I ran across a problem this week where I needed to get the filename where an RSA encryption key was stored. These files are stored (for machine-scope keys) in C:\ProgramData\Microsoft\Crypto\RSA\MachineKeys, and have a filename that looks like a hash value followed by a SID. This is easy to find if you have access to the key:

var csp = new CspParameters
{
    Flags = CspProviderFlags.NoPrompt | 
            CspProviderFlags.UseMachineKeyStore | 
            CspProviderFlags.UseExistingKey,
    KeyContainerName = "dev.dev.domo.com"
};

var crypto = new RSACryptoServiceProvider(csp);

Console.WriteLine(csp.KeyContainerName);
Console.WriteLine(crypto.CspKeyContainerInfo.UniqueKeyContainerName);

But in my case I didn’t have access to the keyfile, as it had been created by another user and ACLed. The algorithm for deriving these filenames is not too difficult… It turns out you can take the container name, convert it to lowercase, add an extra null byte, compute the MD5 hash, and then convert the MD5 hash to a string in DWORD-sized chunks. Then you append the machine guid, which can be found in the registry.

public static class RsaCryptoServiceProviderExtensions
{
    public static string GetUniqueKeyContainerName(string containerName)
    {
        using (var rk = Registry.LocalMachine.OpenSubKey(@"SOFTWARE\Microsoft\Cryptography"))
        {
            if (rk == null)
            {
                throw new Exception("Unable to open registry key");
            }

            var machineGuid = (string)rk.GetValue("MachineGuid");

            using (var md5 = MD5.Create())
            {
                var containerNameArray = Encoding.ASCII.GetBytes(containerName.ToLower());
                var originalLength = containerNameArray.Length;
                Array.Resize(ref containerNameArray, originalLength + 1);

                var hash = md5.ComputeHash(containerNameArray);
                var stringBuilder = new StringBuilder(32);
                var binaryReader = new BinaryReader(new MemoryStream(hash));
                for (var i = 1; i <= 4; i++)
                {
                    stringBuilder.Append(binaryReader.ReadInt32().ToString("x8"));
                }

                stringBuilder.Append("_" + machineGuid);

                return stringBuilder.ToString();
            }
        }
    }
}

I hit a pretty frustrating problem the other day when I renewed my digital certificate for code signing and my drivers stopped working. When I renewed the certificate through VeriSign (Symantec), I was given the option of choosing a SHA-1 or a SHA-2 (with 256-bit digest) hashing algorithm for the certificate. After reading through the background information on these options, and understanding that the new and improved SHA-2 was supported on Vista and above, I determined that SHA-2 would meet my requirements and clicked the button.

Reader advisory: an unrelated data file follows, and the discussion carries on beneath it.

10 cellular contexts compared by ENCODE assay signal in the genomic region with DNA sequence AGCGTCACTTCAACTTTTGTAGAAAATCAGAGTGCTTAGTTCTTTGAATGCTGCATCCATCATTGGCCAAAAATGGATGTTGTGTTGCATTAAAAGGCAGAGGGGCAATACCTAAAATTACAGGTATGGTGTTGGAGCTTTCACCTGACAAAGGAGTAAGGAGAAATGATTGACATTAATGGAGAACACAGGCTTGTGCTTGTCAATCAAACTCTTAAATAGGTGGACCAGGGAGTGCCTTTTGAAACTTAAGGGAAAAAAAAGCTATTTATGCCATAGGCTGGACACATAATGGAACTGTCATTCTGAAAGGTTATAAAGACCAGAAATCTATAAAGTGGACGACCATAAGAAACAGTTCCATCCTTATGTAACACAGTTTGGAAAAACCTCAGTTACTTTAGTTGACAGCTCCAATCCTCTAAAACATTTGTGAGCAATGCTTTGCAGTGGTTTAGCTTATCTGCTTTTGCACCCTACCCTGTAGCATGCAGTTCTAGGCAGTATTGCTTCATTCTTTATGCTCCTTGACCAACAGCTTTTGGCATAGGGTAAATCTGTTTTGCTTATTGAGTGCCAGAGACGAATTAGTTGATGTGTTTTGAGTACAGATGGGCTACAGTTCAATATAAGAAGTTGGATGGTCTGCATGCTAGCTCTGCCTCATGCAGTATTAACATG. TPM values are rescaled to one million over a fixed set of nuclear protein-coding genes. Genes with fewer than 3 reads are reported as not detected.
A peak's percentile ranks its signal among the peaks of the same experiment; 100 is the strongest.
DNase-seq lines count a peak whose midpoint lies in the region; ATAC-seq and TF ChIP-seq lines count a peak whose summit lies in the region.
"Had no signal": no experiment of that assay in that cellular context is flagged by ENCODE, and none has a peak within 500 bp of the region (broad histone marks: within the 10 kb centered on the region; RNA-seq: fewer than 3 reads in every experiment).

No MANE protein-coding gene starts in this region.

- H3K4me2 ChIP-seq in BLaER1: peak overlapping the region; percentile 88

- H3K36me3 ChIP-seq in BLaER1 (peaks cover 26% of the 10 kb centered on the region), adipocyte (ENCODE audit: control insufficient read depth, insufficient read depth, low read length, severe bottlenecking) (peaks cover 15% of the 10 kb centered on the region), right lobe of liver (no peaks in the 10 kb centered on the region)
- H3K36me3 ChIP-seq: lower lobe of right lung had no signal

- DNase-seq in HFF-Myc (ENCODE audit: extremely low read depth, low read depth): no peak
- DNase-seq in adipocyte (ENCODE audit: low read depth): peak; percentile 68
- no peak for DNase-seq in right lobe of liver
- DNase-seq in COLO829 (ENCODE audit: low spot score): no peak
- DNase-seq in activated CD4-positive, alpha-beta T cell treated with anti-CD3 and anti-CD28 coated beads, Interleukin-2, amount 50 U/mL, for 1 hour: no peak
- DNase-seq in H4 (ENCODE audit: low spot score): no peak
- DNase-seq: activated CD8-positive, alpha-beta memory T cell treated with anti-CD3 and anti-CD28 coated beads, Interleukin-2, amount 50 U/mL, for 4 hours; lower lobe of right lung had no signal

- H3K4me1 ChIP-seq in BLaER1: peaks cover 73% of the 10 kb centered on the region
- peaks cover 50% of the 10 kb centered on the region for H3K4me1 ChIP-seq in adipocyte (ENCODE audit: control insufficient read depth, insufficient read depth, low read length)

I got the new cert, put it in my cert store, and reconfigured all my projects in Visual Studio to sign with the new cert. Everything was working perfectly. It installed and run fine on my test machine, but then one of my co-workers complained that the driver wouldn’t load on his machine. After a short while I realized that I had the same problem on my machine, I just wasn’t seeing it because I had a kernel debugger attached. (Note that there are some registry options that can enable mandatory kernel mode code signing even when the debugger is attached. Read more at MSDN.)

So now that I could reproduce the problem, I started troubleshooting the signing itself. Using “signtool.exe verify /kp”, I verified that the driver was signed, all certificates were valid, and the cross-certificate from Microsoft was also in the signing chain. Signtool claimed that everything was just fine, but the darn thing still wouldn’t load. I was getting the error ERROR_INVALID_IMAGE_HASH (0x80070241): “Windows cannot verify the digital signature for this file. A recent hardware or software change might have installed a file that is signed incorrectly or damaged, or that might be malicious software from an unknown source.” After searching the event logs for a bit, I found the Microsoft-Windows-CodeIntegrity log which contained an Event 3004 with basically the same message as the error code above.

After exhausting my Google-Fu skills with no results, we started brainstorming about what was different between the build yesterday that worked and the one today. Somebody mentioned encryption algorithms, and the light bulbs went on in my head. Adding the specific case of SHA-2 to my searching yielded a couple of pages: Practical Windows Code and Driver Signing and PiXCL: Signing Windows 8 Drivers.

Some of my own testing showed that I couldn’t get a driver built with Visual Studio and a SHA-2 certificate to load on both Windows 7 and Windows 8. Theoretically you could sign it twice with each algorithm (using the /fd switch of signtool), but Visual Studio with the WDK is not really set up to do that, I didn’t want to go monkeying with MSBuild stuff too much.

After calling Symantec support and describing the problem we were basically told, “oh yeah, the support for SHA-2 is not really there for a lot of systems.” You think? Maybe you could have mentioned this when we were renewing the certificate?

The moral of the story, dear reader, is stick with the SHA-1 hash algorithm for signing your kernel mode drivers, at least for the time being.